Pull up to the table . . .

And, be filled.


There is an abundance for those who would simply feast!

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Rooted With Billy Huddleston

Written by scoopsnews on August 26, 2018 – 1:08 pm -

Billy Huddleston

Billy Huddleston

I’m Praying for You

2 Timothy 1:3

“I thank God, whom I serve from my forefathers with pure conscience,

that without ceasing I have remembrance of thee in my prayers night and day;

Have you ever had someone who prayed for you faithfully?

I know from experience that there is something special – something encouraging – about knowing that you’re brought before the throne of God every day. For me, it’s given me confidence when I’ve felt inadequate, strength when I’ve been weak, kept me safe at times that I’m unaware. I’m simply thankful for those that have placed me on their prayer list.

Paul was a man of prayer.

That should be obvious to us when we see the mighty ways God used him to advance the Gospel. I mean, honestly . . . look at his writings. They compose two-thirds of what we call our New Testament. Looking at his life there should be no question that he had a prayer life that became vital to his life. In fact, you could probably conclude that this was the secret to the success of his ministry. We see that heartbeat of ministry in our text today.

A little background . . .

You’ll remember that Paul wasn’t always Paul. When we first meet him in Scripture, he’s holding the cloaks of those who are stoning Stephen. Saul was a very devout Jew; from the right family, headed in the right direction. Everything about this thing called Christianity grated against who he was, what he believed. Having gotten permission to go to a particular region to make all Christians – male, female, child – pay for their belief in Jesus, he’s on a murderous rampage when he encounters the living Christ. And, it changes his life!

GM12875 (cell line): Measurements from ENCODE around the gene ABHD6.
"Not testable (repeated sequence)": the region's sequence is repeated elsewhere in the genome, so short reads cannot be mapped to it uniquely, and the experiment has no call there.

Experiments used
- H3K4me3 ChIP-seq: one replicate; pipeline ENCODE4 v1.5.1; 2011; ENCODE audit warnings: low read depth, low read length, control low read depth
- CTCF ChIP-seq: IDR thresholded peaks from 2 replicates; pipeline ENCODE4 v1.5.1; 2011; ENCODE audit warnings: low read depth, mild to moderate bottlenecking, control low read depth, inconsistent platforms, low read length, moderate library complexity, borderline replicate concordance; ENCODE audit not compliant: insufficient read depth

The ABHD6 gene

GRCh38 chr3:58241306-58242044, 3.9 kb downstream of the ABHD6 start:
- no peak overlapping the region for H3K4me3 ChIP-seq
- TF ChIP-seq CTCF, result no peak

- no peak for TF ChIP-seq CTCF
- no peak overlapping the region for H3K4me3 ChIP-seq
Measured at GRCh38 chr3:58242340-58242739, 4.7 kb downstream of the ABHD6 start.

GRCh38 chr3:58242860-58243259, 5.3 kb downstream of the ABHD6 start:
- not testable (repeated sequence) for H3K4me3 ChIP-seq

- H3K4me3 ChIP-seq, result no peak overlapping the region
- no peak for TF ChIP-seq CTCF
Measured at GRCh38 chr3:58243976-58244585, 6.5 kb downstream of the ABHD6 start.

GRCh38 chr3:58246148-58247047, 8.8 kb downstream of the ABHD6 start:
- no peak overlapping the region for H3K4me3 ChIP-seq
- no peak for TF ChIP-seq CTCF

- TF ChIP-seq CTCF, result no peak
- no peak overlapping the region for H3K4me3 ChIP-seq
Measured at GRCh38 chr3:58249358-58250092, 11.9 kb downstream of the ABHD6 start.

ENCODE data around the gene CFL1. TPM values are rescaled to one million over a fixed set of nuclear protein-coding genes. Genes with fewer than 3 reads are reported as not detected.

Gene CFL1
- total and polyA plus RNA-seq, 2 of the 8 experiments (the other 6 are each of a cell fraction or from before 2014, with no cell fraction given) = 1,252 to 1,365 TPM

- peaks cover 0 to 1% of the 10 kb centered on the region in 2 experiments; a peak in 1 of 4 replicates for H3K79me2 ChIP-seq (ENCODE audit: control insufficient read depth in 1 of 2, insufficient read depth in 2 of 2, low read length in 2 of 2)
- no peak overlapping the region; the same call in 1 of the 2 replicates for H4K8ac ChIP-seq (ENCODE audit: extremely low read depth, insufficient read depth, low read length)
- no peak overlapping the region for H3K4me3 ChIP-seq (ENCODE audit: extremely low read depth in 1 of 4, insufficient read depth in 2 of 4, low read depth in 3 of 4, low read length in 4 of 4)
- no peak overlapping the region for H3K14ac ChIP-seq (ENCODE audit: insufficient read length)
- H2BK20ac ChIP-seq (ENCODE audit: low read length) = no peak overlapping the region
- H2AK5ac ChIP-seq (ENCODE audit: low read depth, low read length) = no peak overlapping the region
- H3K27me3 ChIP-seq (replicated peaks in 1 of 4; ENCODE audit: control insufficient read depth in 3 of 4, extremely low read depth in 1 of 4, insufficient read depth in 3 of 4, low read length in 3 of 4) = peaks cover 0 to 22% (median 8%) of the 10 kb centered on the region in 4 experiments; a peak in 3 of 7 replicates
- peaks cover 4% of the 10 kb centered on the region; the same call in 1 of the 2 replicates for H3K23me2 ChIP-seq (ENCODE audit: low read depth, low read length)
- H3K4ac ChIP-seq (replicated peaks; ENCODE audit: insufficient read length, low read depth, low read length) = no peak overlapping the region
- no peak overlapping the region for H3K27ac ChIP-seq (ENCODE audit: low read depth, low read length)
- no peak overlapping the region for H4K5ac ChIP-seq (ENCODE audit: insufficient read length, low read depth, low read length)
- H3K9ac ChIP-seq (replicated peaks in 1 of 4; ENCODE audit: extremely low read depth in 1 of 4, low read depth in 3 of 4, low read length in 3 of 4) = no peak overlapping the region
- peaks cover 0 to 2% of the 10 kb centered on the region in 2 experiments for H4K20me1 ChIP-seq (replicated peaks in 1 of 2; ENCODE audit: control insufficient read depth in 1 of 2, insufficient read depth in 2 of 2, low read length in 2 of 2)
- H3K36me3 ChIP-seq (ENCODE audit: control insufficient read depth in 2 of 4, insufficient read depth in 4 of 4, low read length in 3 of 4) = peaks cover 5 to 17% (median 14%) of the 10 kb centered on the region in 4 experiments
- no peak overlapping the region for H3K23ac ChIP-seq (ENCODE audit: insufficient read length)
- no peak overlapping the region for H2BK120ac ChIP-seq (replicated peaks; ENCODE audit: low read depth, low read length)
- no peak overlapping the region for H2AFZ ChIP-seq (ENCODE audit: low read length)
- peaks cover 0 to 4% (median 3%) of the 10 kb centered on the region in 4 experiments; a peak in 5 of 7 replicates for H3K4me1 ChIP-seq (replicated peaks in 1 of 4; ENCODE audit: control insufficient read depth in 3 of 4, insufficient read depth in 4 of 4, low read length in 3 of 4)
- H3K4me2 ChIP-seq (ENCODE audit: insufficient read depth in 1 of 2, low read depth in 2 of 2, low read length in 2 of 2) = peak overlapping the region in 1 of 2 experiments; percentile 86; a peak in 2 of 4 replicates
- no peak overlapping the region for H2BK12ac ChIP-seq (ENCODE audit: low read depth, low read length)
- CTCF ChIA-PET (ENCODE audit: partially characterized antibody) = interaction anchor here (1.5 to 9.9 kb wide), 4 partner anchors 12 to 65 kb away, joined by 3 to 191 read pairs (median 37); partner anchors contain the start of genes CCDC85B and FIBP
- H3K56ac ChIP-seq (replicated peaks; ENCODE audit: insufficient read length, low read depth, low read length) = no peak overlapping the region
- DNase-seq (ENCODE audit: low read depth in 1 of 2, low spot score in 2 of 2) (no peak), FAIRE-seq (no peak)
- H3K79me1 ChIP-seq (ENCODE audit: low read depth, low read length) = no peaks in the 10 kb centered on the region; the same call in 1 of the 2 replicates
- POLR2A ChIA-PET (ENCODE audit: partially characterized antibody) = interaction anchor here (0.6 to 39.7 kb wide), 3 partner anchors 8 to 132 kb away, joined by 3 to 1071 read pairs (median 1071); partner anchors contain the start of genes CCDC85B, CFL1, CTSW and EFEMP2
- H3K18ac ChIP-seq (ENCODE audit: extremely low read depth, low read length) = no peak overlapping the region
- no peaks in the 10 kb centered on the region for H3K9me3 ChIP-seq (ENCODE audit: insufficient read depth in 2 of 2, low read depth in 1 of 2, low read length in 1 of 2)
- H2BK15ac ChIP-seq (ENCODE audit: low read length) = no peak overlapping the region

Once, he desired to destroy or even kill Christians.

Now, he’s birthing believers everywhere he goes.


Before, he was on a mission to shut down the early church.

Now, he’s starting churches, upon churches, upon churches.

Paul was more passionate about the cause of Christ as Saul was stopping it!

But now, he’s reached the end.

He’s sitting in a Roman prison. Oh, he’s been here before. He’d often found himself in chains for the cause of the gospel. However, this time is different. This time he knows will be the last. Ultimately, he will give his life for the One he’s been living for since that encounter on the Damascus Road.

Sitting in that dank, dark dungeon, he begins to remember a young preacher, Timothy. He had poured himself into this young man. You might even say that Paul had been his mentor. Well, now Timothy is involved in a ministry of his own. And, this is the last opportunity that Paul with have to stress some crucial things that Timothy will need to know. If the cause of Christ is to advance, Timothy will need to hear this instruction. So, in urgency, he begins to pen this letter.